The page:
Important characteristics that affect the labor productivity focus on both on what
the construction site conditions are and the type of construction being performed
(Thomas and Sakaran, 1994). The factors include:

Work Space and Work Flow


Congestion on the construction site and improper sequencing of work tasks
would negatively impact the productivity

Weather
Poor and harsh weather halts most of the construction works especially those
done in the exterior, therefore affecting the productivity for elongating days of
work.

Project Management
Quality of project management could increase or decrease the productivity.

Tooling and Equipment

Use of equipment that embodies the latest technological innovation tends to


increase productivity.

Availability of Raw Materials


It is an important factor for construction crews should be provided with steady
stream of materials to ensure high productivity.

Clear Understanding of Specifications


Good understanding in the site will increase productivity. Workers must have a
clear understanding or what to be done and should be trained to achieve high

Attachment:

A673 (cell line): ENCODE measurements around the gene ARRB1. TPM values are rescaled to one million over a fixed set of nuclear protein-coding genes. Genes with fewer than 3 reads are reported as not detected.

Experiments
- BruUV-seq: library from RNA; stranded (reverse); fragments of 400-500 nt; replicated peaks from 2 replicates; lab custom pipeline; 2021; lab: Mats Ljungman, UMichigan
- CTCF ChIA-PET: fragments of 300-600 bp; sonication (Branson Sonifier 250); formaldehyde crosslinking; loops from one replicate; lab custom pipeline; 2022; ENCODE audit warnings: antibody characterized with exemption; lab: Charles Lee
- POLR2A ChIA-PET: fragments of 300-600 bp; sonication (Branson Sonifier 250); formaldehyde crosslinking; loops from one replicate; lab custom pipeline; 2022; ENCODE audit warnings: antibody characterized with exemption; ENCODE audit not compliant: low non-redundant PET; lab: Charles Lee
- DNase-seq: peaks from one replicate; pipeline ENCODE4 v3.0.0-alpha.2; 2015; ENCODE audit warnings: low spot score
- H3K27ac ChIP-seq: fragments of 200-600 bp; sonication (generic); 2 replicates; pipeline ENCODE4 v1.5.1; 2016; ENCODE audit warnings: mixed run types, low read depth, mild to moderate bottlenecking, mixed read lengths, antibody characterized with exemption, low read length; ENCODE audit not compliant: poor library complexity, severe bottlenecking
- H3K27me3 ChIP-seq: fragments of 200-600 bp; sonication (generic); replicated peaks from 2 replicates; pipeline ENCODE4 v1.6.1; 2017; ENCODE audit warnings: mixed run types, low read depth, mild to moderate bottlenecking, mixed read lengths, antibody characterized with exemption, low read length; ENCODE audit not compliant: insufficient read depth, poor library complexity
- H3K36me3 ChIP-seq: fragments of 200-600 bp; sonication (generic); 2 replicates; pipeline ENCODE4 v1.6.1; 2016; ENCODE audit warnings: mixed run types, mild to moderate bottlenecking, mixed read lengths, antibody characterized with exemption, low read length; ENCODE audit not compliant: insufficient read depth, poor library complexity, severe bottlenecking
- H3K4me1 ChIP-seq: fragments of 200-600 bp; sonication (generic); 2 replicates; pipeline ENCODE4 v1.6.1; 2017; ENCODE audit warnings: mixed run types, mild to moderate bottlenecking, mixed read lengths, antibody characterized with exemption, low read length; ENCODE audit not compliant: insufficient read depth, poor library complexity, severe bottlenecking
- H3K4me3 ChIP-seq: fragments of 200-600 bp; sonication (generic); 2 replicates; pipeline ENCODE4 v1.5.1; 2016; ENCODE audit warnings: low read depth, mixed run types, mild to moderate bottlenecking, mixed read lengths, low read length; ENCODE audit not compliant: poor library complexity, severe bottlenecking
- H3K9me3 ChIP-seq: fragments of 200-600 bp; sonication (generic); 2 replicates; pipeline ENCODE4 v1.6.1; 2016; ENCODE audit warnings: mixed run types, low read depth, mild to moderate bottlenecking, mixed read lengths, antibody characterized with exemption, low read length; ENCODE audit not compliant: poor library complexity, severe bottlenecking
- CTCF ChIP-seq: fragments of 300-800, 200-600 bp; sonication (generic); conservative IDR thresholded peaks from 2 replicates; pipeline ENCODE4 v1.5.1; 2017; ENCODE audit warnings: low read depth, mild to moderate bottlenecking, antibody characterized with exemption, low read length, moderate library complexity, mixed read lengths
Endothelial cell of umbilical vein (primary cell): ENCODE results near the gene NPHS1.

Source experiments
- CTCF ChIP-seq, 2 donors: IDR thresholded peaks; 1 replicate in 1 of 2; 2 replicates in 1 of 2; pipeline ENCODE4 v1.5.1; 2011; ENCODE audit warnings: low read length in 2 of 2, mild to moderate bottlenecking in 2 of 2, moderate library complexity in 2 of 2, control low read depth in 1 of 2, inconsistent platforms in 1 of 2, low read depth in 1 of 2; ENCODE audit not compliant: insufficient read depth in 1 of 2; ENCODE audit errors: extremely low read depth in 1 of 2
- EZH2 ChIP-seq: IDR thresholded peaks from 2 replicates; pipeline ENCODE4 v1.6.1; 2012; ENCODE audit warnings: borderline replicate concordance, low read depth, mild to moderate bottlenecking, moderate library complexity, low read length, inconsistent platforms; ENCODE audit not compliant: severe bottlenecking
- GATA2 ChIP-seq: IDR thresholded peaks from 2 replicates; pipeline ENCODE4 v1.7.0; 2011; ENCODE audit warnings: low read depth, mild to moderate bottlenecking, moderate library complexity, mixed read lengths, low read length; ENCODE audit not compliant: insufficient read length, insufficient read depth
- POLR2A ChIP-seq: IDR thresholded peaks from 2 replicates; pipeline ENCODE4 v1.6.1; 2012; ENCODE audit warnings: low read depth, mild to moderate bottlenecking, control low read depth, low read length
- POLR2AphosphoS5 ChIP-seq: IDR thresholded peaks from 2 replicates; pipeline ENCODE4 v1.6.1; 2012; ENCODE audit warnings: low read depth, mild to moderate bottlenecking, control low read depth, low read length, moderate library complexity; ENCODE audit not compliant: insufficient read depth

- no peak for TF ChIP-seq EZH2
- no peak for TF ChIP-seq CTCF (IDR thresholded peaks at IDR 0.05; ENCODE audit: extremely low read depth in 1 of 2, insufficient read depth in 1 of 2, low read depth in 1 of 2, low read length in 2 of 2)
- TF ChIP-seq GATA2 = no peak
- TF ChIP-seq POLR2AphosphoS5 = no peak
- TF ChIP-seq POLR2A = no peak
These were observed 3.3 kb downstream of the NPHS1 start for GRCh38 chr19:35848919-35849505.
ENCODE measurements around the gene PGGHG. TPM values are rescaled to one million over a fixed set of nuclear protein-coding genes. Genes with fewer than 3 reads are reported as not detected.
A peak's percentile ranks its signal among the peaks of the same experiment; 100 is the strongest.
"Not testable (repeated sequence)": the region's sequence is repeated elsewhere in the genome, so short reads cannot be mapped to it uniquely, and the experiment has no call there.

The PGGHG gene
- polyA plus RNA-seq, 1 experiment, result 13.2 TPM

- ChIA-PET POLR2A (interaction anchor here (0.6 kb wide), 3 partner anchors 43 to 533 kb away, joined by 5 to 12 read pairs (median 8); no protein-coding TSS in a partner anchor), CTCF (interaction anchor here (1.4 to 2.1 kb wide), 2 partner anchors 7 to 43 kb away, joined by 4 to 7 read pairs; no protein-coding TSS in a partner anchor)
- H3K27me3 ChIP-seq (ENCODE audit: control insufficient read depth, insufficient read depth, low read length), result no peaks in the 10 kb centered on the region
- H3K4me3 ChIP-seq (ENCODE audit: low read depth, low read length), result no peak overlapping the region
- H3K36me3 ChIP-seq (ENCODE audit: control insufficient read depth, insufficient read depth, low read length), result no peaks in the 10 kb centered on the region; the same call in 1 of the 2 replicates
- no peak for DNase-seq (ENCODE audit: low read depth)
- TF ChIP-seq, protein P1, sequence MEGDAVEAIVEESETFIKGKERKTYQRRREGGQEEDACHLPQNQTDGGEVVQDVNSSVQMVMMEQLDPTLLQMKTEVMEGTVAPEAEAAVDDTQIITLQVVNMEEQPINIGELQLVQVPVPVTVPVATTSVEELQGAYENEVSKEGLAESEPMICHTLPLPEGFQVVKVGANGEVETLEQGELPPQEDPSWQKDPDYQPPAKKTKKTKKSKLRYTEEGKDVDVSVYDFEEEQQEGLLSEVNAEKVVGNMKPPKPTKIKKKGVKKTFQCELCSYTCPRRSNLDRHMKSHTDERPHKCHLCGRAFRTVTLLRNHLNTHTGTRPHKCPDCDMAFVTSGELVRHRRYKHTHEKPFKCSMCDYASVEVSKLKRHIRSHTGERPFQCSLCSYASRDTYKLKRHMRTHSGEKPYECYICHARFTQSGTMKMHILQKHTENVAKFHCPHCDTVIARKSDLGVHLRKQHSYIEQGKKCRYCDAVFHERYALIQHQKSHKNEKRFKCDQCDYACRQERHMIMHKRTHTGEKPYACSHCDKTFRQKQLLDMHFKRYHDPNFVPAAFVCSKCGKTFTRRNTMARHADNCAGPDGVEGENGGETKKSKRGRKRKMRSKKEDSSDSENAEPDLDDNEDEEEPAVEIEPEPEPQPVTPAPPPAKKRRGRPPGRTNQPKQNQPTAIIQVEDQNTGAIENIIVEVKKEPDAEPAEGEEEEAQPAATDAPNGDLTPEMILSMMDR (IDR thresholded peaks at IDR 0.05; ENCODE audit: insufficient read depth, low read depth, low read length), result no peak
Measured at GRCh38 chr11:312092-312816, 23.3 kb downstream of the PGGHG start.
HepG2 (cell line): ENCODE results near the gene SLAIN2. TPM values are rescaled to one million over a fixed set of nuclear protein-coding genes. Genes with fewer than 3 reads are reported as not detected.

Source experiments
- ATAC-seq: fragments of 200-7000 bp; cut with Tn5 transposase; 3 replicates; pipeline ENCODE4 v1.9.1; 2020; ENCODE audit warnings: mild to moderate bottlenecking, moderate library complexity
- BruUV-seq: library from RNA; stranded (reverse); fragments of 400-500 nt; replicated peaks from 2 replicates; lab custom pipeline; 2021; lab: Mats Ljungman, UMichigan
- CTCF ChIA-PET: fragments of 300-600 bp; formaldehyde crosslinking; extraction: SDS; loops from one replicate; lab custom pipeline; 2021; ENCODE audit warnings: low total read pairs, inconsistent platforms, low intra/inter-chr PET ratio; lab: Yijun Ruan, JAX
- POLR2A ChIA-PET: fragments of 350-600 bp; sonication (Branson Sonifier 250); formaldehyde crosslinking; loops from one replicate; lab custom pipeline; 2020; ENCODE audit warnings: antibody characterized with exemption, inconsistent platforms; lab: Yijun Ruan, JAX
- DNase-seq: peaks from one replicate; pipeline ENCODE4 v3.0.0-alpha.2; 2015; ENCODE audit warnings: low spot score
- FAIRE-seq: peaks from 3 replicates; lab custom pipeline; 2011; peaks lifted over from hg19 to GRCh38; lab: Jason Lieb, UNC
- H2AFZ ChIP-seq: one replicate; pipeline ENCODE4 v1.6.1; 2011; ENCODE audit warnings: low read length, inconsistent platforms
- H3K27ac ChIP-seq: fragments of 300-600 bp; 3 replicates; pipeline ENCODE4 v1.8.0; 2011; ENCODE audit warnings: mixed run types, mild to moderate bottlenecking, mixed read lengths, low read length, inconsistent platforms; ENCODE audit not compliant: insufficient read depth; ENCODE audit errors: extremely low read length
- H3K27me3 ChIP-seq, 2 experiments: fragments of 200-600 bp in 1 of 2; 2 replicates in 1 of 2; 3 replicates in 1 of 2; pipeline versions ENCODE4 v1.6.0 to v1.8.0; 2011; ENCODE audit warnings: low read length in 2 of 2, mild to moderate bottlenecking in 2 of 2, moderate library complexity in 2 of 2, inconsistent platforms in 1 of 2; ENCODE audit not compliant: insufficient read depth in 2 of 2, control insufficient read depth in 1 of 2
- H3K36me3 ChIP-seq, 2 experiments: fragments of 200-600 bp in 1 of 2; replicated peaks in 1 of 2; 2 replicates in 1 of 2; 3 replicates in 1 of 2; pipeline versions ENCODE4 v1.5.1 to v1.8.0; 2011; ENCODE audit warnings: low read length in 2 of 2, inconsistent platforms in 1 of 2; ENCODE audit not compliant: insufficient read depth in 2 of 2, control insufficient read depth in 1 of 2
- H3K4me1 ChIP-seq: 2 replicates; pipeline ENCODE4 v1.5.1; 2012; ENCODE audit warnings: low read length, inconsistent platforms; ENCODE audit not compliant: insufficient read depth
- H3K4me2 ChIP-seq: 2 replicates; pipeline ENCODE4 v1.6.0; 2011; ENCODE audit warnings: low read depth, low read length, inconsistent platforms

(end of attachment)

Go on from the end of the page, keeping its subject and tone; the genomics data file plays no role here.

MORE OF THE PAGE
productivity.

In relation with the nature of work to be done, the following are considered as its
factor to productivity:

Uniqueness of the Project


An unusual building with many unusually shaped elements will naturally have
lower productivity than those with regular like rectangular shapes.

Variation in Scope
A megaproject has a more complex scope compared to the small ones.
Therefore, the productivity level will be also different.

Magnitude of the Project


For example, large structural elements may be more difficult to install compared
to the smaller ones, therefore lowering the productivity.

Quality
Specification dictate quality requirements. Projects that require high quality
specifications tends to be less productive than those projects with less stringent
quality requirements. High quality specifications requires the construction crews
to be more exact and detailed during installation process, and this will take more
time.

References:

Dozzi, S.P. and AbouRizk, S.M. (1993). Productivity in Construction. Retrieved


from < http://web.mit.edu/parmstr/Public/NRCan/nrcc37001.pdf>

Planning Engineer Est. (2014). Construction civil works productivity rates.


Retrieved from < http://www.planningengineer.net/construction-civil-worksproductivity-rates/>

Investopedia (2016). Production Rate. Retrieved from < http://www.investopedia.


com/terms/p/production-rate.asp>

Williams, T. (2009). Construction Management: Emerging Trends &


Technologies, 1st Edition. USA: Cengage Learning

NEW SCHEDULE OF FEES AND OTHER CHARGES


OF THE
REVISED IMPLEMENTING RULES AND REGULATIONS
(IRR)
OF THE
NATIONAL BUILDING CODE OF THE PHILIPPINES
(PD 1096)

Bases of Assessment:
a. Character of occupancy or use of building/structure
b. Cost of construction
c. Floor area
d. Height

SCHEDULE OF FEES
(PD1096)

FORMS FOR PROJ.


MANAGEMENT